Jesus Camp on A&E

Jesus CampA&E recently aired an independent film titled Jesus Camp. It features pastor Becky Fischer’s “Kids on Fire” camp in North Dakota “where children as young as six are taught to become dedicated Christian soldiers in ‘God’s army’.” The film follows a few of the children that attend the camp and their Christian families. In one scene a mother that is apparently home schooling her children (a sign on the kitchen wall reads, “Home sweet Classroom”), teaches her son that global warming is a political issue and that it isn’t a real problem. In another scene a little girl is praying that Jesus will help her bowl well at a youth bowling event. In yet another scene, another girl explains that God doesn’t go to all churches, that “some churches are dead churches, and in those churches the people do not act excited, and they sing 3 songs, and listen to a sermon, but God likes to go to churches where they jump up and down, shouting his name, are not quite and depending on how they invite him, He will be there or not.” At one point, Fischer explains to the children that warlocks are enemies of God and that if Harry Potter lived in old testament times “he would be put to death“. Two children in the film were watching a Christian ‘science’ show that asks, “Did you start with a Bang? Is evolution science or belief”. Fischer prayed over the sound system before a service, “Devil, we know what you love to do in meetings like this… no microphone problems in Jesus name“.

One crying girl that was given the microphone during a worship service states, “I just brake the chains over our nation, and proclaim the Lion of Judah over our nation”. Fischer goes on to say “this means war, are you a part or not?” Later, they brought up a cardboard cutout of President Bush and prayed over it saying “he has surrounded himself with spirit-filled people, so pray in the spirit over him”.

I was bothered by the film. I was uncomfortable watching it. At first I thought I was upset that this is how the world sees us, but then I realized that its not how the world sees us – its how we are. What bothered me was that I know this stories are not the exception. I grew up in the Pentecostal movement and scenes like the ones in this documentary were normal. It was as difficult to watch the entire film as looking in the mirror for the first time after being in a disfiguring accident. Do we really believe that God wants to help us bowl a 300, or that the devil caused a microphone to fail during a church service?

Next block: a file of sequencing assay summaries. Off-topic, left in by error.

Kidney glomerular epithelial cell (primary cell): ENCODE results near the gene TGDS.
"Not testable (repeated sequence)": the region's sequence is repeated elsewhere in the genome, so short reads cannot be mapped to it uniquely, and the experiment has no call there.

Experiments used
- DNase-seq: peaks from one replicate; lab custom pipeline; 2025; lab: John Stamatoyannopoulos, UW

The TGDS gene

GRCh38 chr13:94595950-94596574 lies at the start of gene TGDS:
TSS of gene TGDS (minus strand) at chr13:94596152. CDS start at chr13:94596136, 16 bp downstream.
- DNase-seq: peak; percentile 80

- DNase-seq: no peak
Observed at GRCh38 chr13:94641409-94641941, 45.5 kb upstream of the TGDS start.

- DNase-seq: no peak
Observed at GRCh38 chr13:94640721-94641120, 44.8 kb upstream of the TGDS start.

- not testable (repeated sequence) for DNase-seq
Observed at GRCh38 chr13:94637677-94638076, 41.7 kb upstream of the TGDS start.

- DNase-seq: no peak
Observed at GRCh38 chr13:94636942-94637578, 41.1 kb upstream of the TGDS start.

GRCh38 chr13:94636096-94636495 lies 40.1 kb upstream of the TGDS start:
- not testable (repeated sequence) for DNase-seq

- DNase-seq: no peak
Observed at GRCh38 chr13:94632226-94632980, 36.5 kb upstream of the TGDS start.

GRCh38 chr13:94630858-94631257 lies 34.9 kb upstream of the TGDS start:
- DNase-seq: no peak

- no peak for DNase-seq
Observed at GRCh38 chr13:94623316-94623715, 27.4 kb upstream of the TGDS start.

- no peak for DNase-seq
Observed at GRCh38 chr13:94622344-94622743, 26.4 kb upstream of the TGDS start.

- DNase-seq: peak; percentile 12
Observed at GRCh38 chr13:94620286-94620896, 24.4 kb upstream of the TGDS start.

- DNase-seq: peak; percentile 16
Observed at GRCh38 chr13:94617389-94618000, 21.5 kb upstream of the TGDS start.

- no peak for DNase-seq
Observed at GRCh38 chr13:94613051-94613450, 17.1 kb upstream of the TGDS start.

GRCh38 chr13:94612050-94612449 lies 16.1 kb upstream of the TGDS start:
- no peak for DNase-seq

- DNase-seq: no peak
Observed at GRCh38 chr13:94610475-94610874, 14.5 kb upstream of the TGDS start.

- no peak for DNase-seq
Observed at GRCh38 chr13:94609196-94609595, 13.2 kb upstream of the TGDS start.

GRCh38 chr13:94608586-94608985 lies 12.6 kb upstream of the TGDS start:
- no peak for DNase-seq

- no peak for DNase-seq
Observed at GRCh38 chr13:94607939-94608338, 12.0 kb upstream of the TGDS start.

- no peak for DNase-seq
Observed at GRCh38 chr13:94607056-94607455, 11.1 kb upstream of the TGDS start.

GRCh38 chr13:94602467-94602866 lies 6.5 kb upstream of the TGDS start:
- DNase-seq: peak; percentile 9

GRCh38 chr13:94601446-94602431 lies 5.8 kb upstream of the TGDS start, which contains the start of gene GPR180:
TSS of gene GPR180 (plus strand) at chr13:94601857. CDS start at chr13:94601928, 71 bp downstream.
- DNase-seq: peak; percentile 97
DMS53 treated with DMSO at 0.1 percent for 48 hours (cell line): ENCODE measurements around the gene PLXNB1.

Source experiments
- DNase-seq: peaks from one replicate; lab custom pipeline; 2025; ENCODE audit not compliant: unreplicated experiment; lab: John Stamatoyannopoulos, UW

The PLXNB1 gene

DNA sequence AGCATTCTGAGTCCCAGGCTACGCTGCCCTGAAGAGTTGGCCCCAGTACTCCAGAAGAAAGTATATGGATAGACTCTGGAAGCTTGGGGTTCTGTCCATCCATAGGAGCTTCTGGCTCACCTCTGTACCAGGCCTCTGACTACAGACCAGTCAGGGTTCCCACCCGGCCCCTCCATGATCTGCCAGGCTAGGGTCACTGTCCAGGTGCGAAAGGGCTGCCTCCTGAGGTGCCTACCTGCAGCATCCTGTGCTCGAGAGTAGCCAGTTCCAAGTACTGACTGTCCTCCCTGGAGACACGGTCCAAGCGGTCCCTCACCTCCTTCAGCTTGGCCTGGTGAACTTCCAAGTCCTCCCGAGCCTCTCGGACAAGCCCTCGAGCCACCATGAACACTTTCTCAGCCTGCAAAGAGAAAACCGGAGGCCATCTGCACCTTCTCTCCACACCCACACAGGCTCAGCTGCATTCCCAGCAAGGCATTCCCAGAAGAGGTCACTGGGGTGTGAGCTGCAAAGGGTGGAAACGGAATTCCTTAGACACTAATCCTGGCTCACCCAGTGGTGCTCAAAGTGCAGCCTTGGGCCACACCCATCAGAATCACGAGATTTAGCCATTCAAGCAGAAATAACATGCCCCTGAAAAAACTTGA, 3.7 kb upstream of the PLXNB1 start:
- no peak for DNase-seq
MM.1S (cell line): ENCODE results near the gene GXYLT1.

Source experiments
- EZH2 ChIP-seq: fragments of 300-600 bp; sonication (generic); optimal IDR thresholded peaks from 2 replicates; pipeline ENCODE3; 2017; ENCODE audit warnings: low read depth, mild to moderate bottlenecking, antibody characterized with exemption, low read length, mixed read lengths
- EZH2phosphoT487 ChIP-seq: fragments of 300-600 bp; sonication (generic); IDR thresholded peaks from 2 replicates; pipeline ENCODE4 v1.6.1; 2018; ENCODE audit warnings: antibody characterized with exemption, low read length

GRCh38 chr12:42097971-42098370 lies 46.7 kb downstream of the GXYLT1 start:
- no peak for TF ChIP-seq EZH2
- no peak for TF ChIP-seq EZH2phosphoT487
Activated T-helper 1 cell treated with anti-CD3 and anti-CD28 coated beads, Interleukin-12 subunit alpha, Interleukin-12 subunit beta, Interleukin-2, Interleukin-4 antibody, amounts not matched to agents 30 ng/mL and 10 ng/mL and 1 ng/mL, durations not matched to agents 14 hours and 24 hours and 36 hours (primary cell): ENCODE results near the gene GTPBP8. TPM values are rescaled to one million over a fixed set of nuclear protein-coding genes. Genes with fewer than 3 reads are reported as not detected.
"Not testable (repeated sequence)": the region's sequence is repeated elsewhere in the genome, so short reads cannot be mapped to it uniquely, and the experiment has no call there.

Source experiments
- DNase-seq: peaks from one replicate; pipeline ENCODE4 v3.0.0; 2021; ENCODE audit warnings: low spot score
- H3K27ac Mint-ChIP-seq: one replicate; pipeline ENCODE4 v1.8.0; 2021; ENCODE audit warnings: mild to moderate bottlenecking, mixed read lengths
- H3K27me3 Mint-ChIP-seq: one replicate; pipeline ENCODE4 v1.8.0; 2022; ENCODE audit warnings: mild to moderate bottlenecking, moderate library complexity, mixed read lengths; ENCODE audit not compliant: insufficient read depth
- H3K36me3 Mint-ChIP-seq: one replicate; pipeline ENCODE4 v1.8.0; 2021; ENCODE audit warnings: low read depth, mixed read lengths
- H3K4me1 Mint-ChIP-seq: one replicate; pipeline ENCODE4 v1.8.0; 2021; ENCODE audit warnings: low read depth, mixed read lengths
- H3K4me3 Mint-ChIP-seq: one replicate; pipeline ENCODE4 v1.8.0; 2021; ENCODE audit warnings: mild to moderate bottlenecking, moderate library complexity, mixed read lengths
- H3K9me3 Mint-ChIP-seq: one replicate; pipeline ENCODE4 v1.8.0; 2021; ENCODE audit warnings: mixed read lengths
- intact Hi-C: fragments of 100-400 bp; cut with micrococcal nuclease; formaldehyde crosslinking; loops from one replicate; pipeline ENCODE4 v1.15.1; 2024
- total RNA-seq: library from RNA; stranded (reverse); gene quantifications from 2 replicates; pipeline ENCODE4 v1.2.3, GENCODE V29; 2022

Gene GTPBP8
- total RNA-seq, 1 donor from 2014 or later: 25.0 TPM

The film highlighted a few things that bother me: Our (the church’s) rejection of science, and our desire to outlaw acts of sin. Allow me to explain. Minister Rob Bell told me once (through his book, Velvet Elvis) “All truth is God’s truth”. Yet the Church as a history of rejecting observed scientific truths to protect its views. The earth had to be the center of the universe because we are made in God’s image and so we must be at the center of all things. The earth must be 6,000 years old, because that is all the time we can account for in the bible. There is no evolution because the bible says God made us out of dirt. Global Warming isn’t true, because… well just because we don’t trust those science guys at all.

1 Thess 5:21 says “Test all things; hold fast to what is good.” and Rob Bell said,”All truth is God’s truth”. If we learn through observed science that the earth 4.5 Billion years old, we should apply that truth to what we read in scripture and find a greater understanding of scripture. If science now tells us that the earth is heating up through global warming, why would we reject it? What if they are wrong? Do we believe the fumes pouring out of the back of our SUVs are good for the environment? Does the Bible not tell us to be good stewards of the earth? If science teaches us that there was a big Bang – should we reject it, or point to that beginning as proof that a creator began the universe with a spectacular explosion? If science were to observe that there is a genetic or chemical makeup that causes homosexual tendencies, will we also reject that? Or would we find greater understanding in that truth – would we reject that because ‘Gawd don’t make homos‘? Or would we realize that people are born blind, deaf, deformed, mentally and physically challenged and just because someone is ‘born that way’ doesn’t ring forth as an endorsement by providence any more than a down syndrome child is the will of God.